NEW DELHI: The Congress party on Monday sharpened its attack on the Prime Minister Narendra Modi-led Union government after the minutes of the Reserve Bank of India (RBI) board meeting on demonetization revealed that the central bank had “serious reservations" about the centre’s plan to withdraw high-value currencies.
The opposition is unlikely to let go of the opportunity to target the Bharatiya Janata Party (BJP)-led National Democratic Alliance government on the fresh revelations, given that the national polls are just a month away. The Election Commission on Sunday announced that the Lok Sabha elections will be held between 11 April and 19 May over seven phases.
Addressing a press conference, senior Congress leader and former Union minister Jairam Ramesh said that it was clear from the minutes of the RBI meeting, accessed through a right to information (RTI) application, that the central bank was pressurized to agree to demonetization.
“If there is one decision in the last five years that has compromised the Indian economy, then it is demonetization. Even today, the country is suffering because of the decision of demonetization," Ramesh said.
“Black money did not come back, terrorism increased, counterfeit currency is still in circulation and we are not a cashless economy—every goal of demonetisation failed. Watch the people of India call out Modi’s biggest scam till date," the Congress party tweeted.
However, Gopal Krishna Agarwal, BJP’s national spokesperson on economic issues, countered the argument, saying: “Demonetization was part of the government’s move to tackle black money and fight corruption. It cannot be observed in isolation. It led to the establishing of audit trails and ownership of black money."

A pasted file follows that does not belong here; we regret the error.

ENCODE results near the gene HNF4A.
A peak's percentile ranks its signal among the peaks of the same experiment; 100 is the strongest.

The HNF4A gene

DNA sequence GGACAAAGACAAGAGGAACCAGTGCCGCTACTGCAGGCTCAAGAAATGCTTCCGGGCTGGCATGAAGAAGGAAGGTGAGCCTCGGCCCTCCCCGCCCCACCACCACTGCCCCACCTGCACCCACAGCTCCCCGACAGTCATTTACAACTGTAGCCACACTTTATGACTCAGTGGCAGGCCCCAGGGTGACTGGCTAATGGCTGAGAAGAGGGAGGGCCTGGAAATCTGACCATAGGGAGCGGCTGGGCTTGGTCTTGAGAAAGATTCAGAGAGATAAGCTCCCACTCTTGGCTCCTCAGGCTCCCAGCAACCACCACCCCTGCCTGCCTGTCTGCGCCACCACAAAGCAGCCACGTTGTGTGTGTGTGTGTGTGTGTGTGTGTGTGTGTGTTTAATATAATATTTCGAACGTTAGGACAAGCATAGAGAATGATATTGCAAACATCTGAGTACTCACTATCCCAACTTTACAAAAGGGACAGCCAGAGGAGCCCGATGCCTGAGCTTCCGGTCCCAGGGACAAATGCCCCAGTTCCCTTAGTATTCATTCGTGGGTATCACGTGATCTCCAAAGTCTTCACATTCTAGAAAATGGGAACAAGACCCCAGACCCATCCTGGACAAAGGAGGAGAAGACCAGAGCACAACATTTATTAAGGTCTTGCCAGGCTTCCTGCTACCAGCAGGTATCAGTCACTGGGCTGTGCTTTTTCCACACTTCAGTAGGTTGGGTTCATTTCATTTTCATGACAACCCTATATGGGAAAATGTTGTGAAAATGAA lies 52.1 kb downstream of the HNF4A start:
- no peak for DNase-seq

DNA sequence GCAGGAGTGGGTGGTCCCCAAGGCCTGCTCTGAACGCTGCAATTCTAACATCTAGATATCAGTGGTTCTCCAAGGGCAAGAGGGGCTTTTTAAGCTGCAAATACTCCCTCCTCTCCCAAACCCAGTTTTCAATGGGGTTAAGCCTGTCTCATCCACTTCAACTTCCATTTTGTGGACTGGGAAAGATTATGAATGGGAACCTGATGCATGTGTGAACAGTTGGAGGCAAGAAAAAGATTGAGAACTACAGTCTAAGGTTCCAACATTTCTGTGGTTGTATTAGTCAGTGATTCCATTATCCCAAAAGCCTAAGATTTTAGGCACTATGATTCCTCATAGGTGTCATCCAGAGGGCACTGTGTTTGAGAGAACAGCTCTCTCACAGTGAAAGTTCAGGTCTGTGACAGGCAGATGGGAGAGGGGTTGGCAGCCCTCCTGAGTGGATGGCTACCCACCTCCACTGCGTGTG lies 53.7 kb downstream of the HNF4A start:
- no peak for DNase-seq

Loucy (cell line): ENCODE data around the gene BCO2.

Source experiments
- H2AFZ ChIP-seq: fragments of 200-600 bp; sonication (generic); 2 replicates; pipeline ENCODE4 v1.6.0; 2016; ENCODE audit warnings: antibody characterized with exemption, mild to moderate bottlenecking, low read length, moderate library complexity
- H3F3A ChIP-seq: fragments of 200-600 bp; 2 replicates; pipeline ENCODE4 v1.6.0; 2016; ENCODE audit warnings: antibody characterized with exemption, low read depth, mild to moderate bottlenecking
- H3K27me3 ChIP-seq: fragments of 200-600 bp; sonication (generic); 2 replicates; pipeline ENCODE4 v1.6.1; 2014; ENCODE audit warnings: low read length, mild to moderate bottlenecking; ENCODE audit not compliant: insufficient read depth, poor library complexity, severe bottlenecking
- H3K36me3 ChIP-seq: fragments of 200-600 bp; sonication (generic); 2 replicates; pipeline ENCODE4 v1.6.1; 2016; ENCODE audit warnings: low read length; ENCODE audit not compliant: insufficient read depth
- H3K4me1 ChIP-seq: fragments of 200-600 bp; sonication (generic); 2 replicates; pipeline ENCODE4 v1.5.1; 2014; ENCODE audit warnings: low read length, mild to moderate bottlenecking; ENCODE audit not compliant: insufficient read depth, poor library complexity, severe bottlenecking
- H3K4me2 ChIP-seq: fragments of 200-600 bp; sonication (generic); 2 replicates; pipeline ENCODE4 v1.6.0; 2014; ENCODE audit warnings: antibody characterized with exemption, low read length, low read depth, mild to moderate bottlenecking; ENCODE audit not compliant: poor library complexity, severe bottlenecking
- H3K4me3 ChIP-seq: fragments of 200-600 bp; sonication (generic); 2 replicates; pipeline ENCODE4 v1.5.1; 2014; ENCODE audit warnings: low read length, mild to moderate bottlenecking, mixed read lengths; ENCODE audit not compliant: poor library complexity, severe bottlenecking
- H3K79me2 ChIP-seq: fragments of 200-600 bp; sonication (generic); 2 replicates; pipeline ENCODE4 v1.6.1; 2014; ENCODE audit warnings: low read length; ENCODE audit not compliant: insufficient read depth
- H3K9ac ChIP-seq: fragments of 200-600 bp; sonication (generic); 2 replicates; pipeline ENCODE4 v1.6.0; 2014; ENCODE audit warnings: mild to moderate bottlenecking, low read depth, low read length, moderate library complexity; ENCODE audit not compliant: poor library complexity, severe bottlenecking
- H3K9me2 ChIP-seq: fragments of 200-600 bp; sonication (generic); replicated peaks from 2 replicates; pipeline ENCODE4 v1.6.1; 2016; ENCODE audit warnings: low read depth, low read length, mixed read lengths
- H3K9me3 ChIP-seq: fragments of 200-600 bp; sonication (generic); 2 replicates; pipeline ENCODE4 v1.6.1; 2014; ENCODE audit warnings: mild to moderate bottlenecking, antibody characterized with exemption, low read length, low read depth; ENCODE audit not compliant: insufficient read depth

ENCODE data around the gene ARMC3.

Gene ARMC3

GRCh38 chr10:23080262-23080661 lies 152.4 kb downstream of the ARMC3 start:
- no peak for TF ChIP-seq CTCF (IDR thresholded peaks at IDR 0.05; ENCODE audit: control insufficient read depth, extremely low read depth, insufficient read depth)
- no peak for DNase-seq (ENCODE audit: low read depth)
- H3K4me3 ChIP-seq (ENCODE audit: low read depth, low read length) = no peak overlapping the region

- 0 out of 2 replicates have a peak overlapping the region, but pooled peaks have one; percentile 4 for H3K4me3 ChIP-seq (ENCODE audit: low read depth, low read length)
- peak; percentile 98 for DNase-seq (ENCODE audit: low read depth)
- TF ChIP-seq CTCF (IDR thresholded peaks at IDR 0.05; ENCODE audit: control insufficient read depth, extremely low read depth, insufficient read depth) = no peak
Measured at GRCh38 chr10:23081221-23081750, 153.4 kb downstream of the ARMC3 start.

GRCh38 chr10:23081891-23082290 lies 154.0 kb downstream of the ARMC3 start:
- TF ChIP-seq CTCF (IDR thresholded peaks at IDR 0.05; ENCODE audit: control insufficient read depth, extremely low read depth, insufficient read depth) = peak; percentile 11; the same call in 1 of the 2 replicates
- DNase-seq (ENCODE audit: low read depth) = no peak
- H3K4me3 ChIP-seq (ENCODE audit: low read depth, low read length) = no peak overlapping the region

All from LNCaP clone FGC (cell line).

According to the minutes, hours before Modi announced the note-ban decision on 8 November, the RBI board had cautioned the government that demonetization would not have a material impact on black money. At around 5.30 pm in its 561st meeting, central bank board members warned that since most of the black money was held in gold and real estate, and not in cash, the move might not get the desired results.
However, the government, in its submission, argued that there had been a steep rise in the circulation of ₹500 and ₹1,000 notes in the previous five years. “As per the government letter placed before the board, the economy had grown by 30% during 2011-12 to 2015-16, whereas the bank notes in the denomination of ₹500 and ₹1,000, grew by 76.38% and 108.98%, respectively, over the same period," the minutes said.
In response, a section of RBI board members countered the government’s view saying that the growth rate mentioned was in real rate, while the growth in currency in circulation was nominal.
“Adjusted for inflation, the difference may not be so stark. Hence, the argument does not adequately support the recommendation," the minutes noted.